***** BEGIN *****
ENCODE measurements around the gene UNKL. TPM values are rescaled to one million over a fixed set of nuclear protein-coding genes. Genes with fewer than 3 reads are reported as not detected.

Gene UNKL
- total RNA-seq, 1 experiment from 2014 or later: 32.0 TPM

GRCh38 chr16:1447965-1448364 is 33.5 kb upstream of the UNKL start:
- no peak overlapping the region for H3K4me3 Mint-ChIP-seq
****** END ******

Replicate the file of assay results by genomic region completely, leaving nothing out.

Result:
ENCODE measurements around the gene UNKL. TPM values are rescaled to one million over a fixed set of nuclear protein-coding genes. Genes with fewer than 3 reads are reported as not detected.

Gene UNKL
- total RNA-seq, 1 experiment from 2014 or later: 32.0 TPM

GRCh38 chr16:1447965-1448364 is 33.5 kb upstream of the UNKL start:
- no peak overlapping the region for H3K4me3 Mint-ChIP-seq